3.1.2. Task Example
(1)The current state (room) is presented to the network via the CurrentState layer. The inputs correspond to different rooms as shown in Figure 1, where Room 0 corresponds to the first unit in CurrentState layer, Room 1 to the second, Room 2 to the third, and so forth. (2)Using the CurrentState and the actions maintained within the PFC, the network must decide to go to the room to the left or the room to the right. This decision is reflected by activation in the action layer. (3)The action that is chosen by the network is used to determine where the simulated agent is in the current state space, and this is accomplished using a standard transition table to look up the next room. The actions are deterministic and move the agent directly to the room based only on the action. (4)The resulting state of the agent is returned to the network via activation in the CurrentState layer indicating the result of the action. Return to Step 2 unless the agent reaches a terminal room. (5)If the room reached by the agent is a final room, the reward probabilities for that room are used to determine the likelihood of reward to the agent. (6)Repeat from Step 1 until task is reliably learned.
The network is capable of quickly learning the optimal policy of action sequences that optimize its reward on this task. To assess the ability of the network to solve this task, we set up a testing structure which allowed the network 75 “chances” to solve the task per epoch (block). At the end of the epoch, the average rate of reward was recorded for the simulated agent. This was repeated until either the agent received an average reward greater than 85% of the time or for 25 epochs (blocks), whichever came first. Ten simulated agents were ran, and 8 out of the 10 reached criteria of 85% average reward within 25 epochs. On average, it took 4 epochs to achieve this feat. While this may not appear to be a surprising result, the complex nature of the biologically realistic network made this far from a forgone conclusion. Indeed, many insights were gained about the nature of how the actor must balance its exploring of the state space with gaining reward. If the network randomly gets reward in one of the low-reward states, it must still be willing to explore its environment in order to confirm this finding. Conversely, if the network is in the high-reward state and does not receive reward, the (relative) punishment for this nonreward needs to allow a possible return to this same state at some point in the future in order to discover the optimal action policy. The limits of the framework are apparent in the 2 networks that did not reach criteria. In both of these cases, the agent randomly reached the low probability area of state space. In most cases, the agent is able to successfully explore other options and thus find the more rewarding rooms. However, the current PBWM framework will occasionally fail if reward is not present early enough in exploration process. We are investigating biologically inspired mechanisms to bootstrap the learning in more efficient ways. Encouraged by our initial framework, we are actively investigating how a simple model-free approach to learning basic sequences could be utilized by the human brain in order to scaffold up to more complex and interesting sequences. We are hopeful that concentrating on the relevant biological data and learning will provide us with useful insights to help us better understand how people are capable of such effortless sequencing of extended, diverse, and complex action plans.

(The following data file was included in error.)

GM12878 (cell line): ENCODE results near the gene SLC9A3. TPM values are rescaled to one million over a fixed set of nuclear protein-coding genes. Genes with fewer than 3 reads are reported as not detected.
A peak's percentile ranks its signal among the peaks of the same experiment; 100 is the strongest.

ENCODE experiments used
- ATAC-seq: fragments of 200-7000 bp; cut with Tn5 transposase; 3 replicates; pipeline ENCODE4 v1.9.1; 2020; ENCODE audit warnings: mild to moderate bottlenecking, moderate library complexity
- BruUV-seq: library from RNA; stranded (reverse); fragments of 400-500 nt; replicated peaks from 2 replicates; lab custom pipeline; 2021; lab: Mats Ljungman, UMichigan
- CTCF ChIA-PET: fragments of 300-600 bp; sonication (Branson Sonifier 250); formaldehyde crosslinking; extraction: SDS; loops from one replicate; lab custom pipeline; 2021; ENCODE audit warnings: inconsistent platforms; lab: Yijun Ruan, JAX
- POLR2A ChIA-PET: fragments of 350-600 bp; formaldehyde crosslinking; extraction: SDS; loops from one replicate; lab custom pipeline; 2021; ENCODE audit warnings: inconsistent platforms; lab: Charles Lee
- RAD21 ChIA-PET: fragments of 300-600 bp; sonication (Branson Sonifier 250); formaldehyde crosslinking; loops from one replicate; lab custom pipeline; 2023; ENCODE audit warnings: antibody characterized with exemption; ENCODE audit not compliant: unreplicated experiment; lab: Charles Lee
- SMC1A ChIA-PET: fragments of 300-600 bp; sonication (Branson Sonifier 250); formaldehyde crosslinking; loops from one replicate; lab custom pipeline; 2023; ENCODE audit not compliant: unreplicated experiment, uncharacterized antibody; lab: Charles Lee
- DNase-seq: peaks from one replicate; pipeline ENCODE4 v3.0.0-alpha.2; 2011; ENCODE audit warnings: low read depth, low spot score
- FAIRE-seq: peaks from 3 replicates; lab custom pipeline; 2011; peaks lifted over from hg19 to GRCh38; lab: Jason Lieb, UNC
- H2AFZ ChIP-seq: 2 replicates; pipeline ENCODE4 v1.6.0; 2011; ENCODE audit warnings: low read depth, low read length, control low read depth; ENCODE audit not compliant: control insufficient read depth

We hypothesize that this type of learning aids in cognitive sequencing by allowing humans to discover useful simple sequences of cognitive actions purely by trial and error. While this learning does not likely account for the more impressive feats of human cognition, since these seem to require substantial semantic models of the relevant domain and/or explicit instruction in useful sequences, we feel that understanding what the brain can accomplish without these aids is necessary to understanding how the many relevant mechanisms work together to accomplish useful strategic cognitive sequencing.
4. Prefrontal Cortex Basal Ganglia Decision-Making (PBDM) Model
In the PBDM model, we primarily address decision making at the level of task strategies (task set representations in PFC, primarily dorsolateral PFC (DLPFC)). Decision making is important in many areas, but the selection of strategies for complex tasks is our focus. We believe that the same mechanisms apply to making decisions in many different domains.
The main idea behind PBDM is to computationally model the interactions between basal ganglia and medial prefrontal areas that represent particularly relevant information for making action plan or strategy decisions. Anterior cingulate cortex (ACC) and orbitofrontal cortex (OFC) serve as activation-based monitors of task affective value parameters [52, 53], including action effort in the ACC , and probability of reward in the OFC. These then project to the basal ganglia that controls updating in the DLPFC, giving it the necessary information to select choices in favor of lower effort and higher reward strategies. Because the ACC and OFC are themselves PFC areas with inputs from the same type of basal ganglia/thalamic circuits as motor and working memory areas, they are hypothesized to be able to rapidly update and maintain their value representations and, with a single gating action, change the evaluation to reflect new important information. This confers great flexibility and rapid adaptability to rapidly changing circumstances. Within this framework, several questions remain: what, more precisely, do the ACC and OFC represent? How can these representations drive appropriate gating behavior in the DLPFC BG? How are appropriate representations engaged in novel task contexts?